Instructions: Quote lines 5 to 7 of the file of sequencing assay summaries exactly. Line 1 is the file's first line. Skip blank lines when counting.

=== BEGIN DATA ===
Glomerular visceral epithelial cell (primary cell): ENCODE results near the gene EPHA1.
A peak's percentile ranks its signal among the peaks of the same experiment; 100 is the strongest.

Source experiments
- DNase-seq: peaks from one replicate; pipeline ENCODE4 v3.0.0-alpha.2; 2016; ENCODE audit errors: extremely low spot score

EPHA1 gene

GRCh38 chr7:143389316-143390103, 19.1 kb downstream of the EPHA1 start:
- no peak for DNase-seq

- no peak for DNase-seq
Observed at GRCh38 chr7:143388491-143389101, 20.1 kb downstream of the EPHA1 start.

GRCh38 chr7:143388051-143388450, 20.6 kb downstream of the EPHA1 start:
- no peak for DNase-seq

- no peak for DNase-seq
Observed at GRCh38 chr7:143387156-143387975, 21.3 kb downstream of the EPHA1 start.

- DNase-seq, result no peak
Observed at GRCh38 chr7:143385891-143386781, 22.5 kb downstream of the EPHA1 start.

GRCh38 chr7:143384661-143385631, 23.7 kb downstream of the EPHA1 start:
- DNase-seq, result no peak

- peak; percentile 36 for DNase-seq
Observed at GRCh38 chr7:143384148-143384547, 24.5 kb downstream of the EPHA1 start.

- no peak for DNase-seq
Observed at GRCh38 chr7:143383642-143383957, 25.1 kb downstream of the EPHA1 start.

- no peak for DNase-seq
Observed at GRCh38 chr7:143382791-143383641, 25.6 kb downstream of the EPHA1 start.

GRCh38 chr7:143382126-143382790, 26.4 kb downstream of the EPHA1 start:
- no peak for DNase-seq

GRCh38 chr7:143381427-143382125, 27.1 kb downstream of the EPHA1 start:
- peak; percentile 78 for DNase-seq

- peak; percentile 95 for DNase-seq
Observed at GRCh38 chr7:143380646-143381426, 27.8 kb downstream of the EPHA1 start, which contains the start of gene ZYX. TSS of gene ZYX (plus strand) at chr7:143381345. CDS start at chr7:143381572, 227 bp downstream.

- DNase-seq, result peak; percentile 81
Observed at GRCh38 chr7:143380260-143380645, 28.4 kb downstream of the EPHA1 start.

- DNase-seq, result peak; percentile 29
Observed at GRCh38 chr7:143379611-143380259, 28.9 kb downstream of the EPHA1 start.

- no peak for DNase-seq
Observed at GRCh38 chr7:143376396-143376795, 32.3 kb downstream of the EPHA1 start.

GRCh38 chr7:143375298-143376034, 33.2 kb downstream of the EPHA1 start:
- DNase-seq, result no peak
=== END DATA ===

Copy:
EPHA1 gene

GRCh38 chr7:143389316-143390103, 19.1 kb downstream of the EPHA1 start:
- no peak for DNase-seq